Kotler lists 14 shortcomings in democracy such as low voter literacy, turnout and engagement; shortage of qualified visionary candidates; and two-party gridlock, etc. He analyses each of these and proffers solutions. It is a good start to save a system of governance, first initiated by Plato in The Republic—a government of the people, for the people, where only the ‘enlightened could vote or be elected’. This has been experimented in small communities (like in Vermont and New Hampshire in the US) where they met several times a year—and ran a government of - We the people, not We the Corporations! But this has changed everywhere else, because most democracies are ‘representative democracies’, not direct democracies. A very interesting comment on page 29 is: “In 2015, the League of Women Voters in USA cited three problems that are weakening democracy:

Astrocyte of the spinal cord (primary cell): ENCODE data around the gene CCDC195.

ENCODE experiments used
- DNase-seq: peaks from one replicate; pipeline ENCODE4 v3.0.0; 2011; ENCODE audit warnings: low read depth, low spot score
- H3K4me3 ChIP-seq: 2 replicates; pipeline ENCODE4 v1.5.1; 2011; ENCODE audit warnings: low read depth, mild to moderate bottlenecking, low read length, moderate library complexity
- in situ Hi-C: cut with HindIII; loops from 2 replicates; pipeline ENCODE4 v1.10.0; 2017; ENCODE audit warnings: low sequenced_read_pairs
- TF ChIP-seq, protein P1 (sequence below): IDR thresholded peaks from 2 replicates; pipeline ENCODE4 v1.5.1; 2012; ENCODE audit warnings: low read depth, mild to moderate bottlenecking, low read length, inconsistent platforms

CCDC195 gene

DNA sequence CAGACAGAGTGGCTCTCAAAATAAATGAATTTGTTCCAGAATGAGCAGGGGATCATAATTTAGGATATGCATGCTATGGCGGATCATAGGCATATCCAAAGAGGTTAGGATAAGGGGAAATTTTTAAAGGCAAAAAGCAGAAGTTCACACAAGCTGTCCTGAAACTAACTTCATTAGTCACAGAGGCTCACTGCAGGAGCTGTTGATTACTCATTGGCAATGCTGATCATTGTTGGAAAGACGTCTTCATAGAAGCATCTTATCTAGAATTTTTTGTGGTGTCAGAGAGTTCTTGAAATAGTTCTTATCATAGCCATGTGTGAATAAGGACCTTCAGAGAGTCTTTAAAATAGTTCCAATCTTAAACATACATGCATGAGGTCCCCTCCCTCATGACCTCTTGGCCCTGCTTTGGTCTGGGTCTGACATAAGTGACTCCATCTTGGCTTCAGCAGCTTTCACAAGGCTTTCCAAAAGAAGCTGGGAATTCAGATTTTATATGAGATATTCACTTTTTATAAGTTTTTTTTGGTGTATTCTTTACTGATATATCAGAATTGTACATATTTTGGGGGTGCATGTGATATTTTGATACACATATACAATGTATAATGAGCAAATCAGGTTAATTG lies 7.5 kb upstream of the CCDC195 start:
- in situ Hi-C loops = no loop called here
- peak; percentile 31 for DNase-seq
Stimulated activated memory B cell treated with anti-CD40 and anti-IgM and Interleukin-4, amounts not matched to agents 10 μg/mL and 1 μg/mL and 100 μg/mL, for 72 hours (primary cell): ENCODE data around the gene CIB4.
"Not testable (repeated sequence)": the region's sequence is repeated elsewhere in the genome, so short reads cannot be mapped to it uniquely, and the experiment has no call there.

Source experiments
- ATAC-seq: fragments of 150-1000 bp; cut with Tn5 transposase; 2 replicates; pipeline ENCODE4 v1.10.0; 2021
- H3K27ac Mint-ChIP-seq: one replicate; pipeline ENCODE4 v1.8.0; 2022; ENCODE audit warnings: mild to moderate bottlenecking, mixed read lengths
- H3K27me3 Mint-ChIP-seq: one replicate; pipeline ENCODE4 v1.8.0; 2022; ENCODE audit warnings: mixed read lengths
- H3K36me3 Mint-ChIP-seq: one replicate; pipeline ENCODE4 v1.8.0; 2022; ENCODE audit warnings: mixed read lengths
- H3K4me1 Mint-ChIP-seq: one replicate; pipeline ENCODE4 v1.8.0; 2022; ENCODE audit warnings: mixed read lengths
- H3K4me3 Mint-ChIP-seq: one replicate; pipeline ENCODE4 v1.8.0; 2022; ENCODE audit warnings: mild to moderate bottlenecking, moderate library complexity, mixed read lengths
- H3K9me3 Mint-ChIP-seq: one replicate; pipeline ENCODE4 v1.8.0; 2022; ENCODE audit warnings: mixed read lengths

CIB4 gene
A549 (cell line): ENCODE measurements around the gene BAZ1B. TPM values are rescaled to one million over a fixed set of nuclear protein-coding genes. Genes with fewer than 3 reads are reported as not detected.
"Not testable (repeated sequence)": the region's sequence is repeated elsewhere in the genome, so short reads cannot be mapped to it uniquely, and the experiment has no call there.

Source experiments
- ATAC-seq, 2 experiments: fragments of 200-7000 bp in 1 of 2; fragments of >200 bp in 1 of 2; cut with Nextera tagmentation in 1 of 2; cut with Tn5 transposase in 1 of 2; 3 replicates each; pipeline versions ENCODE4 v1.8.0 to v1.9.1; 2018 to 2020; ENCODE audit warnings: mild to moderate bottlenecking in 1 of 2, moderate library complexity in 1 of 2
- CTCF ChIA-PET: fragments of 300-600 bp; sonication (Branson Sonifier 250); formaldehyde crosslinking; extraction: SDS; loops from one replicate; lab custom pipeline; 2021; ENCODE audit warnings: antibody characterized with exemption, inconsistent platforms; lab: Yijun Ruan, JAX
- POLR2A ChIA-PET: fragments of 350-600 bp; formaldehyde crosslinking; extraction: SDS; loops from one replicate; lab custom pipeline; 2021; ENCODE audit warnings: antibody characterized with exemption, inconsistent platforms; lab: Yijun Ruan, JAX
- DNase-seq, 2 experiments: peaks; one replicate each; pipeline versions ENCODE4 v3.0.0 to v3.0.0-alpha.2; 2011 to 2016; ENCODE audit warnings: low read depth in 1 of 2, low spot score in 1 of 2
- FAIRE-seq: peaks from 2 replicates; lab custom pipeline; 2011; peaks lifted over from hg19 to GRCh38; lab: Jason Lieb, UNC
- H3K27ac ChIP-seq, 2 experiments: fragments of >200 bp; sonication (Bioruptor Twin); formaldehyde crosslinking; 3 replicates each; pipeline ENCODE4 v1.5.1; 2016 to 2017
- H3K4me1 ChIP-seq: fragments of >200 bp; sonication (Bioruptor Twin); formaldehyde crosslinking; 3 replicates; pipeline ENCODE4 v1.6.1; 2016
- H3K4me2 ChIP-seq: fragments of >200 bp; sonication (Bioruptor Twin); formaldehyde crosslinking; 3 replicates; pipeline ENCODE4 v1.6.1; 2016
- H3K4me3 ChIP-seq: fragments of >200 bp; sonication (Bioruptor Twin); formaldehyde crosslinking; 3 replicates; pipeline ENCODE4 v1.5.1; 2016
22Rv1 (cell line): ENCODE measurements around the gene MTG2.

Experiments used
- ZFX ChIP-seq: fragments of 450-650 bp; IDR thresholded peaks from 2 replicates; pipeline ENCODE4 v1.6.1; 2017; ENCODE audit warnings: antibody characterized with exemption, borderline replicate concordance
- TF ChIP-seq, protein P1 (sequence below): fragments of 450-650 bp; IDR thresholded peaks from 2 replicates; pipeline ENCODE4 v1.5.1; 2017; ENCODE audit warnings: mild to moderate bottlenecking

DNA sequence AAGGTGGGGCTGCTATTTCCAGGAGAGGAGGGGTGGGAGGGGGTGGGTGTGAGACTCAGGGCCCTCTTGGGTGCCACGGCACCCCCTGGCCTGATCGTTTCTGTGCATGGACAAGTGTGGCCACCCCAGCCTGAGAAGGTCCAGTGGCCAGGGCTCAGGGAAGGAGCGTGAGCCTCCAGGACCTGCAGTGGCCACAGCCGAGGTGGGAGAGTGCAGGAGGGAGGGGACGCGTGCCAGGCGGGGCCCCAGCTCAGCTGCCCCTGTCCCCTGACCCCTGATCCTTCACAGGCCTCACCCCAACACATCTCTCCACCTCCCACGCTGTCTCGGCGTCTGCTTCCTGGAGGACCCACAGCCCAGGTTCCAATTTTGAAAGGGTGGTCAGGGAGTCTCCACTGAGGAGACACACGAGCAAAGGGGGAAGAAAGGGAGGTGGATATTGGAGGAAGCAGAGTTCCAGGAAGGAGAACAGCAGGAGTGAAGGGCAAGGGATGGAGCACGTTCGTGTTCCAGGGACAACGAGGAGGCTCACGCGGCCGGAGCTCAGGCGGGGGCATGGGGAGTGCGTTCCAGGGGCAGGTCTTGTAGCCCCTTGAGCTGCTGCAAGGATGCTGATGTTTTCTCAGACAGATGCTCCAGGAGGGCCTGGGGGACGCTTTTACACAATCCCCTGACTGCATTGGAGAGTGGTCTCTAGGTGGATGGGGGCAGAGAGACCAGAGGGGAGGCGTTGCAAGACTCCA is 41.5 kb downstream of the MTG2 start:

• Congressional districts are drawn and gerrymandered to benefit self-serving politicians;
  • Access to voting is limited and, sometimes, denied;
  • Dark money is infiltrating elections so voters do not even know who is bankrolling the political messages that we see and hear.”
Does this seem familiar, for India and many other democracies, younger than the US? Kotler suggest some solutions—or at least solutions that can be debated. One example is: Governments, at all levels, must become more businesslike and transparent. Periodically, they should tell us what they have accomplished with the tax money. Another example: reduce election campaign period. UK limits advertising campaigns to 30 days. All candidates would benefit by not needing as much money.